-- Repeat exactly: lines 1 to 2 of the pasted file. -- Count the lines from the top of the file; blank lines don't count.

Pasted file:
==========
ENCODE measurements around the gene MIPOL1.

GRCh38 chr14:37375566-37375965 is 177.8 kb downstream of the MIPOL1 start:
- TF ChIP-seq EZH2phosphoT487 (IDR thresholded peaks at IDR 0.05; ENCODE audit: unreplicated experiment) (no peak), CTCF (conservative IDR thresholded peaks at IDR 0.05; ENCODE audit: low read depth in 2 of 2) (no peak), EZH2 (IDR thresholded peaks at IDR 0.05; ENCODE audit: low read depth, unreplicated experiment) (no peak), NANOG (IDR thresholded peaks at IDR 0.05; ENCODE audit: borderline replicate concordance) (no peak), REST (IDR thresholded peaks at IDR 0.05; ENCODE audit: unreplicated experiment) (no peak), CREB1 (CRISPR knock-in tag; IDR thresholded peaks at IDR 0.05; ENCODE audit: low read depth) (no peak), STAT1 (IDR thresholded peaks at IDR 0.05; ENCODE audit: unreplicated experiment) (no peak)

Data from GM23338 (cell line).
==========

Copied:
ENCODE measurements around the gene MIPOL1.

GRCh38 chr14:37375566-37375965 is 177.8 kb downstream of the MIPOL1 start: